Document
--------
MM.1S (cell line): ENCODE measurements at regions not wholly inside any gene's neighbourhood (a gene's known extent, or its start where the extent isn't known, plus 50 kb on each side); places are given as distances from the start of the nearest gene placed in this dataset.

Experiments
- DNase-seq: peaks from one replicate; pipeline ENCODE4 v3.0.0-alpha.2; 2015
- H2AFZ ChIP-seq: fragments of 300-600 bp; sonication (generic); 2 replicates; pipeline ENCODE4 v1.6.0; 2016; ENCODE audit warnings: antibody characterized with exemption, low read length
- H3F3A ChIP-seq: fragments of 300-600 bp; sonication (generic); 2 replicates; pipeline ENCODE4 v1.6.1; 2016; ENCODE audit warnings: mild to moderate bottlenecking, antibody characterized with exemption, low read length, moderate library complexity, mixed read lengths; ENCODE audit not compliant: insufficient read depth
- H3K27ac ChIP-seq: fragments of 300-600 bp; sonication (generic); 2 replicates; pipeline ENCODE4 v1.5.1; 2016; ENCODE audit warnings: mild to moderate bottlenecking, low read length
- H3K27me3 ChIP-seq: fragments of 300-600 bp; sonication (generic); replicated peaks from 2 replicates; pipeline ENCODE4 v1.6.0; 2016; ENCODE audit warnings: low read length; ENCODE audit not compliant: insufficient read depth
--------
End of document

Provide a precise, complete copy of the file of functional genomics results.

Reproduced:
MM.1S (cell line): ENCODE measurements at regions not wholly inside any gene's neighbourhood (a gene's known extent, or its start where the extent isn't known, plus 50 kb on each side); places are given as distances from the start of the nearest gene placed in this dataset.

Experiments
- DNase-seq: peaks from one replicate; pipeline ENCODE4 v3.0.0-alpha.2; 2015
- H2AFZ ChIP-seq: fragments of 300-600 bp; sonication (generic); 2 replicates; pipeline ENCODE4 v1.6.0; 2016; ENCODE audit warnings: antibody characterized with exemption, low read length
- H3F3A ChIP-seq: fragments of 300-600 bp; sonication (generic); 2 replicates; pipeline ENCODE4 v1.6.1; 2016; ENCODE audit warnings: mild to moderate bottlenecking, antibody characterized with exemption, low read length, moderate library complexity, mixed read lengths; ENCODE audit not compliant: insufficient read depth
- H3K27ac ChIP-seq: fragments of 300-600 bp; sonication (generic); 2 replicates; pipeline ENCODE4 v1.5.1; 2016; ENCODE audit warnings: mild to moderate bottlenecking, low read length
- H3K27me3 ChIP-seq: fragments of 300-600 bp; sonication (generic); replicated peaks from 2 replicates; pipeline ENCODE4 v1.6.0; 2016; ENCODE audit warnings: low read length; ENCODE audit not compliant: insufficient read depth